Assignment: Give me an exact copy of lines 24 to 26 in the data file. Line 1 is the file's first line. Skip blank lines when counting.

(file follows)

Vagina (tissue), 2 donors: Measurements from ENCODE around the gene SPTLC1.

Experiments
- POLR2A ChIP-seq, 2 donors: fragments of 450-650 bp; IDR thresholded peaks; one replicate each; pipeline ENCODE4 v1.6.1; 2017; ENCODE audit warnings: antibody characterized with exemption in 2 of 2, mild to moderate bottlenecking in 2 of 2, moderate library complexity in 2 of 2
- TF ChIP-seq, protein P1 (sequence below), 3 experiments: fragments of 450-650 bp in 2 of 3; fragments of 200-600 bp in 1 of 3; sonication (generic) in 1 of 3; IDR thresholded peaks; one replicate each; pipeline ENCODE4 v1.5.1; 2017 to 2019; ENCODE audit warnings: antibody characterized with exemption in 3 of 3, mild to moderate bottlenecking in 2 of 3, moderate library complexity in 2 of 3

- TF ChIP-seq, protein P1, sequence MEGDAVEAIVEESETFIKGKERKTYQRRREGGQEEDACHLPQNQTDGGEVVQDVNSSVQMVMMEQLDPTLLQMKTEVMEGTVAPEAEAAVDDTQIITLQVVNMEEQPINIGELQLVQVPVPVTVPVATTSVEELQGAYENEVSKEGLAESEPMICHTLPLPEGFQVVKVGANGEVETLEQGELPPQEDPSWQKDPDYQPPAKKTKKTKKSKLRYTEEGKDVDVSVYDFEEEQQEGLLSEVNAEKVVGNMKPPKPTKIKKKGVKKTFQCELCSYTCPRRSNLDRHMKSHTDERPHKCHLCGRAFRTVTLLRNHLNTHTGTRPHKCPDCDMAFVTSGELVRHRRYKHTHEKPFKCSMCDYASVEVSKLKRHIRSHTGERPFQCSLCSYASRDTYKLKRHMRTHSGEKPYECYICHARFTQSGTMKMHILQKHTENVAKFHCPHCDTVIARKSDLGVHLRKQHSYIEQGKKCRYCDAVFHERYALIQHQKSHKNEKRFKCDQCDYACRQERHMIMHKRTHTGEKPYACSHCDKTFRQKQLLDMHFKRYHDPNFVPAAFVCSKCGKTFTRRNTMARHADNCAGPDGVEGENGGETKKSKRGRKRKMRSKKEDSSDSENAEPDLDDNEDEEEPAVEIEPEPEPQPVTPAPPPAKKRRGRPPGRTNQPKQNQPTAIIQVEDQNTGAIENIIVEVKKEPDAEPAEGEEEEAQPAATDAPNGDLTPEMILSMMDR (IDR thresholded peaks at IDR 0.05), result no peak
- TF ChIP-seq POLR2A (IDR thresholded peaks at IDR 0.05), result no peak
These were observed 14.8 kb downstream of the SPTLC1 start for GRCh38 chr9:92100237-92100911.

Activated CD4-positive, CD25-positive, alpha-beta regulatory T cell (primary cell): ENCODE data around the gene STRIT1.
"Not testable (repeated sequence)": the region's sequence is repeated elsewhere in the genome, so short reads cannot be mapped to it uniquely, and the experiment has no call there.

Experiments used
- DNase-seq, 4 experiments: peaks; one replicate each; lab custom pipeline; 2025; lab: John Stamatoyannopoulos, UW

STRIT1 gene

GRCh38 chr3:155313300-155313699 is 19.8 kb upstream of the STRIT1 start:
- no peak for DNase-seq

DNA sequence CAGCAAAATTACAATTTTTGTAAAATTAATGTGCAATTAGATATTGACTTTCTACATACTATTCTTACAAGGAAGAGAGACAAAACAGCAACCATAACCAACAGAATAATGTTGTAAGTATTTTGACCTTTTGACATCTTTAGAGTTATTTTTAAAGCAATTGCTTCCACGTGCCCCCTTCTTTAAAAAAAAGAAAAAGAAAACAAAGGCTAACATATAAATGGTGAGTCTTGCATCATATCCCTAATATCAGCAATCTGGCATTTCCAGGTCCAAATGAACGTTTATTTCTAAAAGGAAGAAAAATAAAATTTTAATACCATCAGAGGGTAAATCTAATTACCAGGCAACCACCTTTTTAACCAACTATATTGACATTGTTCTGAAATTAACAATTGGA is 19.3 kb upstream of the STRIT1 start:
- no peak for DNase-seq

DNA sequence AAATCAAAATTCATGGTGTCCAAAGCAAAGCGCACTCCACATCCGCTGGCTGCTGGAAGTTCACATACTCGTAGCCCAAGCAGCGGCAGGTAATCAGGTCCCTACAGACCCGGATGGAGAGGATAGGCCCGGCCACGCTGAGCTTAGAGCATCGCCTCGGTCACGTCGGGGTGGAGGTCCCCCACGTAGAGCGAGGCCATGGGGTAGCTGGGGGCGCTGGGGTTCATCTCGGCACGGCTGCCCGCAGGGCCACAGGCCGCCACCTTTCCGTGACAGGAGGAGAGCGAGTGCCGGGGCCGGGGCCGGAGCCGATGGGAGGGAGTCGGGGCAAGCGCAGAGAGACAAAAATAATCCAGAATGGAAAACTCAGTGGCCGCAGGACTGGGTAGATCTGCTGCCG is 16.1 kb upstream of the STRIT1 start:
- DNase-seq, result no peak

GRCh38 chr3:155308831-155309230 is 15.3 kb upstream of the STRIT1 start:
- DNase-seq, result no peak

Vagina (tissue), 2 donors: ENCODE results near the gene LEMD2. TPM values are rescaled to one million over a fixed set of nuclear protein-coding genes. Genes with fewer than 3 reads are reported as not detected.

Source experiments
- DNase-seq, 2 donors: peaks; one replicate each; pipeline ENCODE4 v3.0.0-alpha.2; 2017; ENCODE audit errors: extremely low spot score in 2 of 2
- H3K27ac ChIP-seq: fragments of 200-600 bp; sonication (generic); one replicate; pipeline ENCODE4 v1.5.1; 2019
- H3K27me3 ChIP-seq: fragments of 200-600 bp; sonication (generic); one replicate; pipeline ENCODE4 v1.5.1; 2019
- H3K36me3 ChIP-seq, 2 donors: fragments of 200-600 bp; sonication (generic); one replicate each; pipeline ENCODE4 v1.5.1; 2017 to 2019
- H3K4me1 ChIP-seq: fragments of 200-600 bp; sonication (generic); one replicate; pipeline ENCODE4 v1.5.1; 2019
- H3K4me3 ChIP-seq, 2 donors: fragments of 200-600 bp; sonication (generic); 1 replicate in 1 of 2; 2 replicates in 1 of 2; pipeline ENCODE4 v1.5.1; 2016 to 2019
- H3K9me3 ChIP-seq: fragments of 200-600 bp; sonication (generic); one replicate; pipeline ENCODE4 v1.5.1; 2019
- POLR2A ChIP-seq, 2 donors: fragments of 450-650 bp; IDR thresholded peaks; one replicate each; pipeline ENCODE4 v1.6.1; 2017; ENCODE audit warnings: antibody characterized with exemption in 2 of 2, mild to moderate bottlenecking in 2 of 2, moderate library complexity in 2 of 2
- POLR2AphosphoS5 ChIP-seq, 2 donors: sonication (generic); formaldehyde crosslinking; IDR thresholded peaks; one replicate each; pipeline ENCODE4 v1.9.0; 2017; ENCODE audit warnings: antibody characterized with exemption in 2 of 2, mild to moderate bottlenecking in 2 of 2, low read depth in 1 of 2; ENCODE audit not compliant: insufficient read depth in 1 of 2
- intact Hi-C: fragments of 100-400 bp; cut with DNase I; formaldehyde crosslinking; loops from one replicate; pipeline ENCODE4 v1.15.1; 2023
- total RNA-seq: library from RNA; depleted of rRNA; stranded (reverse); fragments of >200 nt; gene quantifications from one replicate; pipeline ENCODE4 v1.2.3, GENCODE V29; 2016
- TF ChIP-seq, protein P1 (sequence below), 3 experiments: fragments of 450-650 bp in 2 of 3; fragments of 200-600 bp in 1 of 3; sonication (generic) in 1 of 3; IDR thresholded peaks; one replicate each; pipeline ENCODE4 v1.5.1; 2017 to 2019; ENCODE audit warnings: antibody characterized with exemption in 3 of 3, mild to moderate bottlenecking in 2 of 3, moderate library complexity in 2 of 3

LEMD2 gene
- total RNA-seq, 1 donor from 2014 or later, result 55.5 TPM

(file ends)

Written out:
- H3K27ac ChIP-seq: fragments of 200-600 bp; sonication (generic); one replicate; pipeline ENCODE4 v1.5.1; 2019
- H3K27me3 ChIP-seq: fragments of 200-600 bp; sonication (generic); one replicate; pipeline ENCODE4 v1.5.1; 2019
- H3K36me3 ChIP-seq, 2 donors: fragments of 200-600 bp; sonication (generic); one replicate each; pipeline ENCODE4 v1.5.1; 2017 to 2019